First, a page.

The microchip shortage has also been a positive for consumers.
LatinAmerican Post | Juan Manuel Londoño
The shortage of microchips is one of the secondary effects of the coronavirus pandemic that has attracted the most attention. It has generated that, for example, the price of household appliances has skyrocketed worldwide. It has also made getting a new video game console virtually impossible. However, in recent days, we have seen the bright side of the short supply of microchips, with some changes that benefit the consumer.
Canon and third party cartridges.
For years, printer users have had to deal with one problem: their machines won't accept cartridges unless they're the same brand as the printer. This is a practice used by all companies that sell these items to guarantee a buyback.
To force users to use their brand products, Canon used chips that authenticate the cartridges. A perfectly functional cartridge from another company would be read as empty by the device thanks to this technology. However, thanks to the COVID-19 crisis, Canon has been forced to explain to users how to bypass this "barrier" as they cannot print their new cartridges with these microchips.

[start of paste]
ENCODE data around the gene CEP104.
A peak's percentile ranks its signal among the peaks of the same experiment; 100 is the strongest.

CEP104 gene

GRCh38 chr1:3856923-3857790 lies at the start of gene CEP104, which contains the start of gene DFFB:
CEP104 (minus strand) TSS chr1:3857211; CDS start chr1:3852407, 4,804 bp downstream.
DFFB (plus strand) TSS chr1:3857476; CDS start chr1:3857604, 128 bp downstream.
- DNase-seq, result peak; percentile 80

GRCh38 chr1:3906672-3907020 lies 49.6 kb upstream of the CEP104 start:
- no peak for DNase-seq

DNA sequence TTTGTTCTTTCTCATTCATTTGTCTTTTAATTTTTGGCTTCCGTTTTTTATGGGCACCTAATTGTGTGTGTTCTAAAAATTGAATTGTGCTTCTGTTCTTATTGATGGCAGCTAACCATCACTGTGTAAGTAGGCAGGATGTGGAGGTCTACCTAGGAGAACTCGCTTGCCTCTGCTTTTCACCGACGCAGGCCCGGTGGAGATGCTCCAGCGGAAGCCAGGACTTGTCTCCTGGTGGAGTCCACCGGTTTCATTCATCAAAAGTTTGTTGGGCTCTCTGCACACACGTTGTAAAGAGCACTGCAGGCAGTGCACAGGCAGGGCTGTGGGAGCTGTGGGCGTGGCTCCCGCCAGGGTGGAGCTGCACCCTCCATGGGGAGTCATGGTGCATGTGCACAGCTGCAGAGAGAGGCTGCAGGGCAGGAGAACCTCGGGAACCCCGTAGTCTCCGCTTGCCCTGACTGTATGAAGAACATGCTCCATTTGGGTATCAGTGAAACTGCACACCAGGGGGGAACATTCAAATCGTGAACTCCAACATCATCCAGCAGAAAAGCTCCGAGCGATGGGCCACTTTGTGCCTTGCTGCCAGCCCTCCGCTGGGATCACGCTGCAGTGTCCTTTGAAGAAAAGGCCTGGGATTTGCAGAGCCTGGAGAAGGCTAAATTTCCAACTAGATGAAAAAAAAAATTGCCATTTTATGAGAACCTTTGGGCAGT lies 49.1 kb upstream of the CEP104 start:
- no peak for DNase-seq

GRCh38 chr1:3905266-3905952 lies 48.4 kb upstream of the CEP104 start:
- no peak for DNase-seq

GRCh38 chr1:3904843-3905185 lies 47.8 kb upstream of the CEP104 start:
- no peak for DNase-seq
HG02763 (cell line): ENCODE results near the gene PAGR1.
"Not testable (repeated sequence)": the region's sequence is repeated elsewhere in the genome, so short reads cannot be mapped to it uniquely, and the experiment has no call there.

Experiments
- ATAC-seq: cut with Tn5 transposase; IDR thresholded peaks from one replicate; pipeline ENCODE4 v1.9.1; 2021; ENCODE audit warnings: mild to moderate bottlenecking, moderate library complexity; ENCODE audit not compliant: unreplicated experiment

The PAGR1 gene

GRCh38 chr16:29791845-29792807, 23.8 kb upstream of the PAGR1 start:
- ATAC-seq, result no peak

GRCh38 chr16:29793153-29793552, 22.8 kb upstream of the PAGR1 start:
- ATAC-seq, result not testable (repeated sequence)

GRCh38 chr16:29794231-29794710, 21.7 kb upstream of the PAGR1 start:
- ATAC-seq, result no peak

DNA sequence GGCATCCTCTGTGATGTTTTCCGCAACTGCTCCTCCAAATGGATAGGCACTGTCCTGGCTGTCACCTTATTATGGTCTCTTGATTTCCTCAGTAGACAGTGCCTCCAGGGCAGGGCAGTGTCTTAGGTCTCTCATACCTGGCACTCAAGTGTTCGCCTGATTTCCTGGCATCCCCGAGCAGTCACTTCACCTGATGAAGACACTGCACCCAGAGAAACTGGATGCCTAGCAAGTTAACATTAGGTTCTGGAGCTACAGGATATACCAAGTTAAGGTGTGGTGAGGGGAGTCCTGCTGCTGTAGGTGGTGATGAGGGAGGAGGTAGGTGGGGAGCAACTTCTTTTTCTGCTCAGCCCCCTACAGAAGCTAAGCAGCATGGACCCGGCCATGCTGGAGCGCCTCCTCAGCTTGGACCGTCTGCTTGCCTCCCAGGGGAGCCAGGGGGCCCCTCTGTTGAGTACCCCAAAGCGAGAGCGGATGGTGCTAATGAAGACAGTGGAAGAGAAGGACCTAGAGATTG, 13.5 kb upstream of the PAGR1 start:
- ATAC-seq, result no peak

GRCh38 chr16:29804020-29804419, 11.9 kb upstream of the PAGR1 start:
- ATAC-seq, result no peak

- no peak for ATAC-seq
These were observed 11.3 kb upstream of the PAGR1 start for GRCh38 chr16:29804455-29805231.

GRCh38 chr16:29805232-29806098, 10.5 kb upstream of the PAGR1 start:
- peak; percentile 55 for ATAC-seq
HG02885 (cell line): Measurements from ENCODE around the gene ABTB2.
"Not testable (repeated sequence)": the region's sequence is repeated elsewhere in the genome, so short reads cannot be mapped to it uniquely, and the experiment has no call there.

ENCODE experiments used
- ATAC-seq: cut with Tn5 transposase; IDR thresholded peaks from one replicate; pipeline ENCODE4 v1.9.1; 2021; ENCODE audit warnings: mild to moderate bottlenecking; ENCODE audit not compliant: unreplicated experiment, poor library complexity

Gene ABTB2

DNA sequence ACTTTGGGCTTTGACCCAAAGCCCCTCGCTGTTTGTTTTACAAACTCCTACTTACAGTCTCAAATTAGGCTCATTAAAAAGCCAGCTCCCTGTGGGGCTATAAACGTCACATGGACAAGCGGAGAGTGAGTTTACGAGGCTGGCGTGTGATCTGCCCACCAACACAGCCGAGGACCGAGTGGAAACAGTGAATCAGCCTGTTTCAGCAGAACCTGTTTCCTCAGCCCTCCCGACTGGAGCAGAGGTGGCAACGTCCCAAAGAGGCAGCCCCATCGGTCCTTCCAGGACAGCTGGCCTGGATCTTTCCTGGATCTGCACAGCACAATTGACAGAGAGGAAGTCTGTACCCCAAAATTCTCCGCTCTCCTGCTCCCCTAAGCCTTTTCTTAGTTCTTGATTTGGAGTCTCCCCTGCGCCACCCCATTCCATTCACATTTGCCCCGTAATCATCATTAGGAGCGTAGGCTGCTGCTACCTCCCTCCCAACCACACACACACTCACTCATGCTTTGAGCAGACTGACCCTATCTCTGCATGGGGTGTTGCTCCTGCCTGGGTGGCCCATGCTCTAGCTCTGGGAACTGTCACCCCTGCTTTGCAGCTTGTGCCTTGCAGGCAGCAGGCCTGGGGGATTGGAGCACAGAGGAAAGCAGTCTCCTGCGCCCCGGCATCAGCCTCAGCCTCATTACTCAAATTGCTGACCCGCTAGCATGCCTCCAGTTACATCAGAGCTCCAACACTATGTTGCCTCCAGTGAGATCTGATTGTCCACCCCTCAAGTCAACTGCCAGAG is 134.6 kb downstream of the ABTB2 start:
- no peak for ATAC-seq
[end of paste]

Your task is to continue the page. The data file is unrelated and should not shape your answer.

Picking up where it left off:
“Due to persistent global shortages of semiconductor components, Canon is currently facing supply issues for certain electronic components used in our consumables for our multifunction printers (MFPs). These components carry, for example, functions such as detection of the remaining toner level. To ensure a continuous and reliable supply of consumables, we have decided to supply consumables without semiconductor components until normal supply is restored.” the company reported on its customer support page.
The price of used cars increased.
The shortage of microchips has resulted in a strange phenomenon. At least in the United States, some people have managed to sell their vehicles for the same price they bought it for.
This is because automakers have had to stop making new vehicles, due to this very shortage of supplies. Many car models incorporate the chips to do everything from controlling windows to navigation systems. For this reason, now is the best time to sell a used car. The demand for these goods is greater than ever, especially if we consider that public transport is facing the coronavirus crisis.
It is not known how long this chip crisis will last, but what is certain is that we must take advantage of this trend of high-priced used cars while we can. The crisis could last much longer than expected.
Toyota itself said in a press release that came out this year: "Since we expect the shortage of semiconductors to continue in the long term, we will consider the use of substitutes when possible."